Herbs can be tasty, such as basil tossed into pasta salad or rosemary added to roasted potatoes. However, gardeners with extra herbs in their plant beds can get creative, making “herb bouquets,” which can look lovely, smell good and be used later to add a dash of flavor when cooking.
Julie Lynn, of Central Austin, is a longtime crafter who recently made some herb bouquets for the first time to give to friends at a brunch. She got the idea based on the classic French “bouquet garni,” which “refers to sprigs of herbs, usually parsley and thyme, and bay leaves tied together for steeping or simmering in liquid to flavor it,” according to finecooking.com.
For such bouquet garni, “You make little bundles of herbs, and you tie it with strings and you toss it in your soups, stocks, et cetera, for flavoring,” Lynn says.
In this case, for the herb bouquets, she gathered from generous neighbors nine kinds of herbs: rosemary, thyme, tarragon, parsley, lavender, bay leaf, sage, fennel and Kaffir lime leaf.
Other materials included palo santo sticks (“a fragrant piece of wood”), kitchen string and pieces of seeded paper and Kraft paper to make cards or tags, she said. (Cinnamon stick or licorice root could be used in place of the palo santo stick.) Lynn says the sticks can be purchased online or at retail stores; they each should be roughly 4 to 5 inches long.
She cut the herbs the same morning as the brunch, for freshness. “It’s going to be more aromatic with fresh herbs,” she says.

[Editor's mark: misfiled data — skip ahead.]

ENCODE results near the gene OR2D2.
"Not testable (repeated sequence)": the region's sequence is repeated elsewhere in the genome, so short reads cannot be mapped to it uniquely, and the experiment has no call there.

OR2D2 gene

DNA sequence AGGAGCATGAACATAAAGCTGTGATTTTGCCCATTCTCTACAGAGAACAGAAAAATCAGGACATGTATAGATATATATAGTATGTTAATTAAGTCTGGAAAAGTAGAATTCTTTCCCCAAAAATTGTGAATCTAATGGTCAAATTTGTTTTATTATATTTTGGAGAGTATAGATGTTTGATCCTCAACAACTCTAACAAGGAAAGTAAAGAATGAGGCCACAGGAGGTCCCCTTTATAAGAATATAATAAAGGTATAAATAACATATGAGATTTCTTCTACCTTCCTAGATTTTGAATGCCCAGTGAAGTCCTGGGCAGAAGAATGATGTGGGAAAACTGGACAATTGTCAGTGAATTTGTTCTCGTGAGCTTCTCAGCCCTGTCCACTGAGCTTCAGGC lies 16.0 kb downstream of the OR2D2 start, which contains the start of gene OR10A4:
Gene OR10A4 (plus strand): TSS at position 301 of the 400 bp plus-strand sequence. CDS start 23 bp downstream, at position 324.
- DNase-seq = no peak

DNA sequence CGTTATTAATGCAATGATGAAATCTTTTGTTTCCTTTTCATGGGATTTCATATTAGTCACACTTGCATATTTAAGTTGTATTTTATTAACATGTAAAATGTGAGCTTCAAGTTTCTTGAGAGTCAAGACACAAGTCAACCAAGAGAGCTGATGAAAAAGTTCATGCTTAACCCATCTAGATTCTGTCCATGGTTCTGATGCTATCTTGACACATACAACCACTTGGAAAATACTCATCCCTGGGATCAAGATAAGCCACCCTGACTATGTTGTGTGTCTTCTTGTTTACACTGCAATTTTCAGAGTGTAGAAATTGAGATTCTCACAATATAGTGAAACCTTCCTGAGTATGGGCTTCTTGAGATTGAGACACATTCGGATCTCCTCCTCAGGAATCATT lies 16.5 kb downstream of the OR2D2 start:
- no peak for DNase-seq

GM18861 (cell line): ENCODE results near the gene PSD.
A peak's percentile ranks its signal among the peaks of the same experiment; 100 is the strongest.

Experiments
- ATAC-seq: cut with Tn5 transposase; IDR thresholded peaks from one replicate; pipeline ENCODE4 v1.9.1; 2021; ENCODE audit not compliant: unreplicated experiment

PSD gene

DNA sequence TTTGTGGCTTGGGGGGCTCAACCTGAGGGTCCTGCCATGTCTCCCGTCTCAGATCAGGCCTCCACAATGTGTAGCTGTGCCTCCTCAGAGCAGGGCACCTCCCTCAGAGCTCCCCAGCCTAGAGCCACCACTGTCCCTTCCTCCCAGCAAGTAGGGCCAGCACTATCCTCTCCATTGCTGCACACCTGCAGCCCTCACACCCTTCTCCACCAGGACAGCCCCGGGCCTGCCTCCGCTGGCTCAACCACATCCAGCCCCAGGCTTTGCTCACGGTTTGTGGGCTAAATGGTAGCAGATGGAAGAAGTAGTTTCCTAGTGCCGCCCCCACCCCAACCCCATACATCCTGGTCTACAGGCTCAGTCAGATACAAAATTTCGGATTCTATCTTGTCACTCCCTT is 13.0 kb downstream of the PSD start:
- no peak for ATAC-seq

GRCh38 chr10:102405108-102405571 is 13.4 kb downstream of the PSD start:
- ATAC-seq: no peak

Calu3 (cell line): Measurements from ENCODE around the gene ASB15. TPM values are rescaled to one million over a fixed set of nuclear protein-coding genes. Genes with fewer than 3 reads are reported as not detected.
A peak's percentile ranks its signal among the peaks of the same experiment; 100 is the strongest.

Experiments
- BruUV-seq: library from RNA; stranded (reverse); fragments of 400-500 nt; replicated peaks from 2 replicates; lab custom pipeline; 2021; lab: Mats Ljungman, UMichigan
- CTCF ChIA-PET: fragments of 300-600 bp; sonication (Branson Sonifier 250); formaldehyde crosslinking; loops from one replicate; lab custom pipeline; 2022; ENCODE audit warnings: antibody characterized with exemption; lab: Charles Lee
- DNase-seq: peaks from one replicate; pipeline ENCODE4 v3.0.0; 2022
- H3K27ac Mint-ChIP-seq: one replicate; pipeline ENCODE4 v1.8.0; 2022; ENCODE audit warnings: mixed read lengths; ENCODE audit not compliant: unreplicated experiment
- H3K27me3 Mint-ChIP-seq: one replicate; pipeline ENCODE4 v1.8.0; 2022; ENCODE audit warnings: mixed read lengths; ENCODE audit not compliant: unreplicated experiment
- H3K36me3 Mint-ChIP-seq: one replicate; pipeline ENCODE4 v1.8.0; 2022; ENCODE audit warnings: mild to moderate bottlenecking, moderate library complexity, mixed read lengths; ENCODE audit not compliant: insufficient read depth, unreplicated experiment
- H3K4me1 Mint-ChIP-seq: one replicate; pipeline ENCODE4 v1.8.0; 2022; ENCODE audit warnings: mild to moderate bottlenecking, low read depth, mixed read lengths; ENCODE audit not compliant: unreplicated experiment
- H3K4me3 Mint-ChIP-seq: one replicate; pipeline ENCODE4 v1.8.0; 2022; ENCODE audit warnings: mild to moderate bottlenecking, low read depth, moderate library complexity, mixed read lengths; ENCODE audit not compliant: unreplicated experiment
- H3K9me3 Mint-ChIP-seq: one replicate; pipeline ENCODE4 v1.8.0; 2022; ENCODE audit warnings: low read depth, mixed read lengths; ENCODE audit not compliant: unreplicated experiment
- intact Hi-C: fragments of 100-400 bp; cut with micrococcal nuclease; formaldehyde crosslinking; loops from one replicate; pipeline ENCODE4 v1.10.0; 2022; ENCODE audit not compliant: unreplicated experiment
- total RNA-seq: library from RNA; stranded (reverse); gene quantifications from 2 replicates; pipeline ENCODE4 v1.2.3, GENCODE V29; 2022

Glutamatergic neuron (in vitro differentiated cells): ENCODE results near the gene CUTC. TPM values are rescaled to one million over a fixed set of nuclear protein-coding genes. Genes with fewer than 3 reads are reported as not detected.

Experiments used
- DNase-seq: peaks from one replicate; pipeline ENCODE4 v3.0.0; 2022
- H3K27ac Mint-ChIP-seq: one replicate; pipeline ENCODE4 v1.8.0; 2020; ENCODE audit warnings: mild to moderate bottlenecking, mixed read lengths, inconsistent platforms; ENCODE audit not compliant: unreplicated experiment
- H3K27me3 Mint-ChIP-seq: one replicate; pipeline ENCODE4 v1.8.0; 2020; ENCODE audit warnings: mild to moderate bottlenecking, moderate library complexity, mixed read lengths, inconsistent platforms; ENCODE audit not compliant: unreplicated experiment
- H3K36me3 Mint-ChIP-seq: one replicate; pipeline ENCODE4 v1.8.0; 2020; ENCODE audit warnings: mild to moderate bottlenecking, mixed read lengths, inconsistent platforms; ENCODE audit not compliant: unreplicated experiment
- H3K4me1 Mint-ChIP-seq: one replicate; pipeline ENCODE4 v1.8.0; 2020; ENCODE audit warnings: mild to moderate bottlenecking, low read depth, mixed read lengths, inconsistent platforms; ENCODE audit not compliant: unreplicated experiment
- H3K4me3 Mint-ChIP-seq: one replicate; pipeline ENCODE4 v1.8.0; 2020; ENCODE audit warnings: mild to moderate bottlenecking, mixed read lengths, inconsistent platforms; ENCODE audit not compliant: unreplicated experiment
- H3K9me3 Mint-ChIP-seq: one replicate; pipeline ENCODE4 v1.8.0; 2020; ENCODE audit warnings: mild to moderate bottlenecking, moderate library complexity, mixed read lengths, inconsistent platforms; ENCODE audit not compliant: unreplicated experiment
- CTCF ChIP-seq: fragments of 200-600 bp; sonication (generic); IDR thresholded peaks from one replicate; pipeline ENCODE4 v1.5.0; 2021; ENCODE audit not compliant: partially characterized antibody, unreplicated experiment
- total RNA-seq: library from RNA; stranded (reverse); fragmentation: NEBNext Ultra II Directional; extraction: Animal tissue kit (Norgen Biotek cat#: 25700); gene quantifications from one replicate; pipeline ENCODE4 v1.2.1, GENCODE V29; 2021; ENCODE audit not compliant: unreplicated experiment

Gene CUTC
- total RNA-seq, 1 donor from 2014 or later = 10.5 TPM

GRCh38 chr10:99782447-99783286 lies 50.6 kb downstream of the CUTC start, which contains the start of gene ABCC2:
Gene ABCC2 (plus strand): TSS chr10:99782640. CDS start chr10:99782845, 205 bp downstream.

To begin putting them together, she started with the stiffer herbs, such as bay leaves, to have a firmer base.
Then, she says, “it’s just a matter of building your bouquet.”
From there, with the larger leaves toward the back, “I just pick and choose and add and take away as I build,” she says, using one or two sprigs — roughly 8 inches long — of each herb. Then, she adds the wispier herbs, such as fennel, at the front.
Intending to make 10 bouquets, she planned to use all nine herbs and the wood stick in each one.
Though fragrant, the stick is “more for a decorative touch,” she says.
“Once I’m pleased with how the bundle looks, then I’ll tie it,” she says. She cuts about 18 inches of string for each, though likely some will get cut off.
“It’s better to have more,” she says.
She ties the string once around the herb bunch, then threads a hole-punched card through the string. (On her cards, she identifies the herbs used.) Then she makes a final bow and cuts off any extra string, she says, but you could leave it, she says.
Each one is different, and the scent is a unique “blend of aromatics,” she says. In all, it took about a half-hour to collect the herbs, and once all the materials are ready it takes about five to 10 minutes apiece to assemble, she says.
Once finished, the herb bouquets can used for decorating (even in a small vase with water) or cooking.
“You can tear off bits and pieces to cook with,” she said. “You can also hang it upside down to dry to use for decoration.”
She encourages others to try making them. “It’s so easy,” she said. “Anybody could do it.”